We are living through the era of the blue-haired Stasi. It’s a time of ascendant identitarianism in many institutions, especially the arts. I wrote a recent post about the Andrea Riseborough “race storm” in which we talked about how the WoQaeda have deemed it unacceptable for actors and actresses to play roles that don’t align with their personal identities. Sensitivity reading is part of this same insidious trend, except in this case the woke scolds have decided you’re not allowed to write outside your immediate experience. This not only stigmatizes imagination, it handcuffs writers and deters them from taking creative risks. Taken to its logical conclusion, fiction becomes impossible.
I’m a writer. Try as I might, I’m not a particularly good writer, nor a well-known writer, but I’m a writer. I write both fiction and non-fiction. And as far as I’m concerned, the whole point of writing and reading fiction is to instill empathy and insert oneself into someone else’s life. It’s about allowing one consciousness to find and take shelter in another. It is not about writing from personal experience or being able to personally relate to the writer or characters.
I recently wrote a short story about a depression-afflicted 21 year-old white girl who lives in a trailer with her mom and starts working at Waffle House. When I set out to write that story, I didn’t do so because I’m a depression-afflicted 21 year-old white girl who lives in a trailer with her mom and works at Waffle House, or because I know someone who is.6 I did so because I wanted to write the sort of thing that readers of this newsletter could feel in their nerve endings, the sort of thing that has a way of cracking open what has become brittle with certainty.
Whether or not I accomplished that isn’t for me to say; it’s entirely subjective. But it’s wholly asinine to suggest that it’s wrong for me to publish something outside of my own experiences without first getting the green light from some censorious progressives with delicate sensibilities.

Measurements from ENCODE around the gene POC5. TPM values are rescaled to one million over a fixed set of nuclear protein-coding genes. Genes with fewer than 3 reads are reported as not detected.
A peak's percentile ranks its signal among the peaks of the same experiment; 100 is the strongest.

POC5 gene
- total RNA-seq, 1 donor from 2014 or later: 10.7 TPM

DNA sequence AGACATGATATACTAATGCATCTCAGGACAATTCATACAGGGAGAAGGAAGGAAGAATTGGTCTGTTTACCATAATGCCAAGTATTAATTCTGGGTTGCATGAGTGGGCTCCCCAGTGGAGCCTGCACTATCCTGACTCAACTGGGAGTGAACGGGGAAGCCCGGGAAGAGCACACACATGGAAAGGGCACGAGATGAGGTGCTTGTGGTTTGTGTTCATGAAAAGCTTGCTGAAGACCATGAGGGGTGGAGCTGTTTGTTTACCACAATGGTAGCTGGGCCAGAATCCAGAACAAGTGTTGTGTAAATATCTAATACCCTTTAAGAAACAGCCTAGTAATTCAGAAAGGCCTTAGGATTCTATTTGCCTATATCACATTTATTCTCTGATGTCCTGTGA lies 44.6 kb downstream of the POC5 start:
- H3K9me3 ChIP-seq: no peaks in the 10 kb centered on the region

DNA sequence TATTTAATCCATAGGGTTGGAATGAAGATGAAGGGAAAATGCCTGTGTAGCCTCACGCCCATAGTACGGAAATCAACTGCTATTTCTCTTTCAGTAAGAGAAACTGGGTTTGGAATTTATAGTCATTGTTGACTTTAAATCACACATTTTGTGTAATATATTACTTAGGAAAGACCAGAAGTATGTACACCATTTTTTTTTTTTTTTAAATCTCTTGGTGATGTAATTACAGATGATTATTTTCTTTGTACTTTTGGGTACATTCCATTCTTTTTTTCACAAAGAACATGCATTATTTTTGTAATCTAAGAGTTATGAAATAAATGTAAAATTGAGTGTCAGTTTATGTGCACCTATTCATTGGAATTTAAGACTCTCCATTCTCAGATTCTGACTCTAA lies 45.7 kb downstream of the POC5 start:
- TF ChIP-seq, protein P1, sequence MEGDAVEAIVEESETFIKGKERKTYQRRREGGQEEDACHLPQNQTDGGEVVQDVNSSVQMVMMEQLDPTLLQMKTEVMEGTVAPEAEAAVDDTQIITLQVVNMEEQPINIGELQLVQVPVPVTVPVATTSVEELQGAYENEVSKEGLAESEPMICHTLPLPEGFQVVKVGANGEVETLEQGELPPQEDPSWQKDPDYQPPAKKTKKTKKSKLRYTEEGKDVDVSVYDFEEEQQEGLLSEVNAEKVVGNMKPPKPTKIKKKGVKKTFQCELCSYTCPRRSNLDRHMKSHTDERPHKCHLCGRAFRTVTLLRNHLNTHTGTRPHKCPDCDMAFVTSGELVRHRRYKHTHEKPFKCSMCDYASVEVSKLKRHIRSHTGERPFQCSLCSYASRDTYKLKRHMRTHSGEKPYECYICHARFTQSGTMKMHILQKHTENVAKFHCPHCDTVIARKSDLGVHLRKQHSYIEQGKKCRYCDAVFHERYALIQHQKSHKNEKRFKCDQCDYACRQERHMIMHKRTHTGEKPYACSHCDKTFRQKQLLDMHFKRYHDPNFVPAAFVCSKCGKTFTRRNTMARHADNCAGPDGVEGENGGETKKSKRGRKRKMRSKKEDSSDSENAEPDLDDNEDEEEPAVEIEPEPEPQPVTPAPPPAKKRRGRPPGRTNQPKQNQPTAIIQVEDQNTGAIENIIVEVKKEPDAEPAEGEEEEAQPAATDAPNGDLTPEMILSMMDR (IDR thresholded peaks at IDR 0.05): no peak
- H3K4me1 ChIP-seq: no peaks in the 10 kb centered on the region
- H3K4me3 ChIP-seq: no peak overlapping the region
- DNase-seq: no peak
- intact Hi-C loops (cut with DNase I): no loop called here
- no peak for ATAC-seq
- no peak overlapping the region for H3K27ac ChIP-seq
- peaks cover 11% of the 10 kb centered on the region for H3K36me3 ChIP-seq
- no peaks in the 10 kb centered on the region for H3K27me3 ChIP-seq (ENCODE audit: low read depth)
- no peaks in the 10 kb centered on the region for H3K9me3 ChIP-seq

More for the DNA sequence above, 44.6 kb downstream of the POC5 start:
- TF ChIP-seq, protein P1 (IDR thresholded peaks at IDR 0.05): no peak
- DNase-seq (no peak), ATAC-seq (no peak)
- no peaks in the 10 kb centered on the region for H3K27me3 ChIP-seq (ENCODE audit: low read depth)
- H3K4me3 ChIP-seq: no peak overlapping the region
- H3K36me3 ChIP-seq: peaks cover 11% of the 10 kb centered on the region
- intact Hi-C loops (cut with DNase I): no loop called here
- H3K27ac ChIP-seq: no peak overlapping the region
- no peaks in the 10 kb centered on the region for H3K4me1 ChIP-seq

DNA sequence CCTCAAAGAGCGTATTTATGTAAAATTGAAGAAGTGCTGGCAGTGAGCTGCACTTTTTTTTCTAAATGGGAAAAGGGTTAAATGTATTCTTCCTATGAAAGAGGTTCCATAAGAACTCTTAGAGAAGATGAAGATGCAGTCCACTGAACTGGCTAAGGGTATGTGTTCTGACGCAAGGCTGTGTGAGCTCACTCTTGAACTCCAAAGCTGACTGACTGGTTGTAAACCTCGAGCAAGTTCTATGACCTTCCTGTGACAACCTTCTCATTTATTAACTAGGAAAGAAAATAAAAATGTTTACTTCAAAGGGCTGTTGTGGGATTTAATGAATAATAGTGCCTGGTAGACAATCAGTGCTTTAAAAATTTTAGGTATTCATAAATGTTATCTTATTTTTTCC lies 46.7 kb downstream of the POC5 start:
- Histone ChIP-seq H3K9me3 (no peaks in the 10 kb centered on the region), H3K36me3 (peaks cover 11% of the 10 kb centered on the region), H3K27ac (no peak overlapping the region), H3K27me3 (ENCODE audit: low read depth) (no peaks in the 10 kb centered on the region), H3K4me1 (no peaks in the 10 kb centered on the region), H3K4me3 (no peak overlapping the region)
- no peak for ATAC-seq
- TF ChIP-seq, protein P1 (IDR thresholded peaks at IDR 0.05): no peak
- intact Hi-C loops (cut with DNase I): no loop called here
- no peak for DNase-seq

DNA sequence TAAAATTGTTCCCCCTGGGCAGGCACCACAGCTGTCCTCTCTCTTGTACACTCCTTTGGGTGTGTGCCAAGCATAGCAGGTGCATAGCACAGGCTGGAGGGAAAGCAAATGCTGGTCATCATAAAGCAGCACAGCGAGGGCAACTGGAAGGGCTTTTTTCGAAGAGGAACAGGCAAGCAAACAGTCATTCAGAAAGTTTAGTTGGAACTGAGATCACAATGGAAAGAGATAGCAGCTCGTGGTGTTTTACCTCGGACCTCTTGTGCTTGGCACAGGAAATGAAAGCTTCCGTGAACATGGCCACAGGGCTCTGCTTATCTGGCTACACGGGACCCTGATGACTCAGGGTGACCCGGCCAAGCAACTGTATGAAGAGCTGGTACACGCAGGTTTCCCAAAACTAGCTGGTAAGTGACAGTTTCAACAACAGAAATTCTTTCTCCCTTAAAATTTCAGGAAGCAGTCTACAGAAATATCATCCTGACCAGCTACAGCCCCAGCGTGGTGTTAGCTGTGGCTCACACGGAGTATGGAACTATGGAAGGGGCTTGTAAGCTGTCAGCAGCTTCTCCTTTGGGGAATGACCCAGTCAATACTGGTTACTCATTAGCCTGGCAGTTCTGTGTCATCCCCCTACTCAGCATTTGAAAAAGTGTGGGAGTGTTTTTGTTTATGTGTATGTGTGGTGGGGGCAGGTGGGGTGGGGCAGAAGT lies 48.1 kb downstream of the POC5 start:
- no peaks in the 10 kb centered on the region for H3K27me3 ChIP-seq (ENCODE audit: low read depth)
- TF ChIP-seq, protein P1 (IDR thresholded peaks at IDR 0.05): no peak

And this alarming development where sensitivity morons exercise their patrician urges in posthumous invasions of fictional worlds by expurgating “problematic language” smacks of Stalinist corrections of wrongspeak. Not only are they bowdlerizing beloved books, they’re crowbarring idiotically fashionable woke political beliefs into them.
Let’s be frank about what this is. It’s stunning philistinism and cultural vandalism carried out by social justice warriors who worship at the altar of Diversity, Equity, and Inclusion and have decided to make that pernicious trinity into literary imperatives. It’s also the latest salvo in the culture war as the authoritarian Left runs rampant through our industries and institutions. This sanitization of literature wasn’t the result of outside pressure; there was no petition demanding Dahl’s books be rewritten. It’s because people within the publishing industry took it upon themselves to overhaul Dahl’s world of make-believe.
This won’t end with Roald Dahl. The Leftist utopians driven by self-assured unearned moral virtue are grabbing power in the present to reinvent the past in order to control our futures. They know that the key to long-term success proselytizing wokeness lies in targeting the impressionable minds of the next generations.
But those who support such Orwellian bullshit would do well to consider how the power to rewrite books might be used in the hands of those who do not share their sensibilities.
Bunch of little wannabe Bolsheviks.
In some quarters, Shakespeare’s work has already been defaced with trigger warnings drawing attention to its “violence, sexual references, misogyny and racism.”
Considered the most lucrative age demographic to target, as young adults tend to read more than kids or adults do. Many Y.A. books are also widely read by adults.
And frankly, I’d rather you burn my book than rewrite it, though it’s far too insignificant to warrant either treatment.
For what it’s worth, it did entail a fair amount of research.